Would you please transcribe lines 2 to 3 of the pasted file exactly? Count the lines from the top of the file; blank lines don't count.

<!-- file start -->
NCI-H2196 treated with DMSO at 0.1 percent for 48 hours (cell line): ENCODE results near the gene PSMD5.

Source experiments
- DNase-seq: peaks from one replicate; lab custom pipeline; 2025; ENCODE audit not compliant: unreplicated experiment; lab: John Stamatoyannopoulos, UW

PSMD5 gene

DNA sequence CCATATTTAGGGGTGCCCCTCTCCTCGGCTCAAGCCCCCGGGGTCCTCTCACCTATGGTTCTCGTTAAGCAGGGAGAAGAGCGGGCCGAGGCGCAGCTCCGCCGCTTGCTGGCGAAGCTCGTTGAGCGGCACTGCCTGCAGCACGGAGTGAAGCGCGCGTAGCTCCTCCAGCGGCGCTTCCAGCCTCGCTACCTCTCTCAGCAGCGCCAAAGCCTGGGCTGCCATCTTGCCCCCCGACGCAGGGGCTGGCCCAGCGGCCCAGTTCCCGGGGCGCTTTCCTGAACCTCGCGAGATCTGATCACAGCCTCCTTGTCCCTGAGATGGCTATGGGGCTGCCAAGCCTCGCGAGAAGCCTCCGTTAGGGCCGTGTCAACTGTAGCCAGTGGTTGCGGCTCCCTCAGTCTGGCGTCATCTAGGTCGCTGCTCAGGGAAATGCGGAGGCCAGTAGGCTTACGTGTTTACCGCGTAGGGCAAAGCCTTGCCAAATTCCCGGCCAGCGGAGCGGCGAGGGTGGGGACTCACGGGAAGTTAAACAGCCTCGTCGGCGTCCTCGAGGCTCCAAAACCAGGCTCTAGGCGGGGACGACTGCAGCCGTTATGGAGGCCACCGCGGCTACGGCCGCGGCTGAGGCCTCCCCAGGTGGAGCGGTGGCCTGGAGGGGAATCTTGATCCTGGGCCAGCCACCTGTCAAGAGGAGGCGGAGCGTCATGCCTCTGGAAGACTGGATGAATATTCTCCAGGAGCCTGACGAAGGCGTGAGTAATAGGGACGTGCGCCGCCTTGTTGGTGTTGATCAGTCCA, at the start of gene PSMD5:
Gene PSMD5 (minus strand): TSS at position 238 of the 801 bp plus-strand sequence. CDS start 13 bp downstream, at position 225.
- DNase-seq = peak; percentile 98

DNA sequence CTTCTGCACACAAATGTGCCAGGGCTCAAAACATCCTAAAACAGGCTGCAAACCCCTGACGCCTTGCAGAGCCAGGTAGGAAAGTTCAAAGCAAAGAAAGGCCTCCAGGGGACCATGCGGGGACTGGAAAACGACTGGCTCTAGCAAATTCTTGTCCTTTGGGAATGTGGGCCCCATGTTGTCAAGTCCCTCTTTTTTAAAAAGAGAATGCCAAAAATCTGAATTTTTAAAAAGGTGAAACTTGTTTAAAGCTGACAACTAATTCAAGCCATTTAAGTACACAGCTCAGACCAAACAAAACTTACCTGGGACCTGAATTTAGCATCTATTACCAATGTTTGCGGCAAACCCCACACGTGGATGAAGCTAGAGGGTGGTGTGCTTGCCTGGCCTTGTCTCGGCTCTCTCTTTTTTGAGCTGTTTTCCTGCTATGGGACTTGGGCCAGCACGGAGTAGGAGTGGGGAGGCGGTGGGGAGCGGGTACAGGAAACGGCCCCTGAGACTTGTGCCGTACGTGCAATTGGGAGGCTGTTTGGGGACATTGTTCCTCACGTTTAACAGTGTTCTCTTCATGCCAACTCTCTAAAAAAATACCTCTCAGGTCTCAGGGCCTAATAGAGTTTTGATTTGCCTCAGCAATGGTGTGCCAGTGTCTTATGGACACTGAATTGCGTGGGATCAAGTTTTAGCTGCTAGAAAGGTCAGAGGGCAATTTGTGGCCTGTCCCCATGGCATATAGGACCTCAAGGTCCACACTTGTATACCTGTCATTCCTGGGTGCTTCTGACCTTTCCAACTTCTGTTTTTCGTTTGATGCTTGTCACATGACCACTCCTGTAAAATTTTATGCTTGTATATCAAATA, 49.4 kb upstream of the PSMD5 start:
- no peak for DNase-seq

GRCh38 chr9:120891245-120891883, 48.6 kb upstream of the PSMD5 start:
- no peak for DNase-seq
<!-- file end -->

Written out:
Source experiments
- DNase-seq: peaks from one replicate; lab custom pipeline; 2025; ENCODE audit not compliant: unreplicated experiment; lab: John Stamatoyannopoulos, UW